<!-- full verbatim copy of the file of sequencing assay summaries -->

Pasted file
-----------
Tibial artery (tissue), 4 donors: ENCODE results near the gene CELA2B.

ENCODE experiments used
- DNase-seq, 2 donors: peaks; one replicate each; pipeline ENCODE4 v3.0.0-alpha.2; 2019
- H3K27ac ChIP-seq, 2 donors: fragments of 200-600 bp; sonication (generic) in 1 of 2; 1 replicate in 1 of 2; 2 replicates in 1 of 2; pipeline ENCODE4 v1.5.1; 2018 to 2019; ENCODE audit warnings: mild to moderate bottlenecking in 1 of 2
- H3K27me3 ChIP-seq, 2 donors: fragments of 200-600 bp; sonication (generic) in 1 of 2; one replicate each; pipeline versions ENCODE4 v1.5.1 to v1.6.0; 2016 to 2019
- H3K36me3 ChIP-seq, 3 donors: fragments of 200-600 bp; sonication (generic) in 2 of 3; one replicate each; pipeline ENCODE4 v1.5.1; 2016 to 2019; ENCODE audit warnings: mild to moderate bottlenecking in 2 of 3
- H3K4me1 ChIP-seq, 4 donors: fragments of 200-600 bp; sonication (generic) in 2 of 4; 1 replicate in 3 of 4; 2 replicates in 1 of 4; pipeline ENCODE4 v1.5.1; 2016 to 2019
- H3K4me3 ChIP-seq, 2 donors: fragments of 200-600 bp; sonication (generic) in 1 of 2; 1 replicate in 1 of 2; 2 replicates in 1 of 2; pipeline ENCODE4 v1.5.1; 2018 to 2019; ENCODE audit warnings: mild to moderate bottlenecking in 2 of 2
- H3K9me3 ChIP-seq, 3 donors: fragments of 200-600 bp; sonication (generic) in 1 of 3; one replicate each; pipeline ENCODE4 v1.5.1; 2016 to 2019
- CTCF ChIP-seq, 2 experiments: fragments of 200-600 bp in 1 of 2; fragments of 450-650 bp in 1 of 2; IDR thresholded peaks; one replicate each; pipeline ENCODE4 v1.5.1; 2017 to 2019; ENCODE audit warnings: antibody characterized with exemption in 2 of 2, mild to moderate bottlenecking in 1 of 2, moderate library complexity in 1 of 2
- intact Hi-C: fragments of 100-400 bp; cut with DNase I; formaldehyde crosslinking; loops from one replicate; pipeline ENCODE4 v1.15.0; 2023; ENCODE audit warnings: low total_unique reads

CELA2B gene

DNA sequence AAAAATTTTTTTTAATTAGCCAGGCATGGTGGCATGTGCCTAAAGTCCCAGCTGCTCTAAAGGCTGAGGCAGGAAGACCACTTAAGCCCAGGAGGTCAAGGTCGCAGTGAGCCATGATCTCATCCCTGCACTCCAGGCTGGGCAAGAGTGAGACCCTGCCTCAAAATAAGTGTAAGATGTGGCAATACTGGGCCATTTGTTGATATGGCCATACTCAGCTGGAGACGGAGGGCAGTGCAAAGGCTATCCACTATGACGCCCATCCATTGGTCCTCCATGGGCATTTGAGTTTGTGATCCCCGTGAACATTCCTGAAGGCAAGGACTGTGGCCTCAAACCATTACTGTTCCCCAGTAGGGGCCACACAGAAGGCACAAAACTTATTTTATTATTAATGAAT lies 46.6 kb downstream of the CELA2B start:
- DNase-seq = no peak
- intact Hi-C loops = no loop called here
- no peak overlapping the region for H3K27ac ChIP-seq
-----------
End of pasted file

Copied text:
Tibial artery (tissue), 4 donors: ENCODE results near the gene CELA2B.

ENCODE experiments used
- DNase-seq, 2 donors: peaks; one replicate each; pipeline ENCODE4 v3.0.0-alpha.2; 2019
- H3K27ac ChIP-seq, 2 donors: fragments of 200-600 bp; sonication (generic) in 1 of 2; 1 replicate in 1 of 2; 2 replicates in 1 of 2; pipeline ENCODE4 v1.5.1; 2018 to 2019; ENCODE audit warnings: mild to moderate bottlenecking in 1 of 2
- H3K27me3 ChIP-seq, 2 donors: fragments of 200-600 bp; sonication (generic) in 1 of 2; one replicate each; pipeline versions ENCODE4 v1.5.1 to v1.6.0; 2016 to 2019
- H3K36me3 ChIP-seq, 3 donors: fragments of 200-600 bp; sonication (generic) in 2 of 3; one replicate each; pipeline ENCODE4 v1.5.1; 2016 to 2019; ENCODE audit warnings: mild to moderate bottlenecking in 2 of 3
- H3K4me1 ChIP-seq, 4 donors: fragments of 200-600 bp; sonication (generic) in 2 of 4; 1 replicate in 3 of 4; 2 replicates in 1 of 4; pipeline ENCODE4 v1.5.1; 2016 to 2019
- H3K4me3 ChIP-seq, 2 donors: fragments of 200-600 bp; sonication (generic) in 1 of 2; 1 replicate in 1 of 2; 2 replicates in 1 of 2; pipeline ENCODE4 v1.5.1; 2018 to 2019; ENCODE audit warnings: mild to moderate bottlenecking in 2 of 2
- H3K9me3 ChIP-seq, 3 donors: fragments of 200-600 bp; sonication (generic) in 1 of 3; one replicate each; pipeline ENCODE4 v1.5.1; 2016 to 2019
- CTCF ChIP-seq, 2 experiments: fragments of 200-600 bp in 1 of 2; fragments of 450-650 bp in 1 of 2; IDR thresholded peaks; one replicate each; pipeline ENCODE4 v1.5.1; 2017 to 2019; ENCODE audit warnings: antibody characterized with exemption in 2 of 2, mild to moderate bottlenecking in 1 of 2, moderate library complexity in 1 of 2
- intact Hi-C: fragments of 100-400 bp; cut with DNase I; formaldehyde crosslinking; loops from one replicate; pipeline ENCODE4 v1.15.0; 2023; ENCODE audit warnings: low total_unique reads

CELA2B gene

DNA sequence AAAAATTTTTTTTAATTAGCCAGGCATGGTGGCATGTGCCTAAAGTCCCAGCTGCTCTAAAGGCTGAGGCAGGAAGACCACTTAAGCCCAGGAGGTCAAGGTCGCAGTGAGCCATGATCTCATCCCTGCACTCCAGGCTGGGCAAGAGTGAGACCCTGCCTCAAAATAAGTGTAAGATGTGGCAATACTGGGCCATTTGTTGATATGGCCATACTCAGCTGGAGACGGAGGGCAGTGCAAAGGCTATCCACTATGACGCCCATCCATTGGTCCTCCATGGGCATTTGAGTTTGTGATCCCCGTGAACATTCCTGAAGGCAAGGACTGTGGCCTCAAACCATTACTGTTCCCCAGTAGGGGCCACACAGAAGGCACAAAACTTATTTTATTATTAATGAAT lies 46.6 kb downstream of the CELA2B start:
- DNase-seq = no peak
- intact Hi-C loops = no loop called here
- no peak overlapping the region for H3K27ac ChIP-seq